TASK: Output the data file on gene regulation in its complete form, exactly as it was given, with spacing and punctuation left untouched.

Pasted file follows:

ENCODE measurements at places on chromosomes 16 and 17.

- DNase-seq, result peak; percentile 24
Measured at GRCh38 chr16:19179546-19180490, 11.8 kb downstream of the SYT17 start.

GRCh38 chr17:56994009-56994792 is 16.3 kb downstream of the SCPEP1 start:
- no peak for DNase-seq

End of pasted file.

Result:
ENCODE measurements at places on chromosomes 16 and 17.

- DNase-seq, result peak; percentile 24
Measured at GRCh38 chr16:19179546-19180490, 11.8 kb downstream of the SYT17 start.

GRCh38 chr17:56994009-56994792 is 16.3 kb downstream of the SCPEP1 start:
- no peak for DNase-seq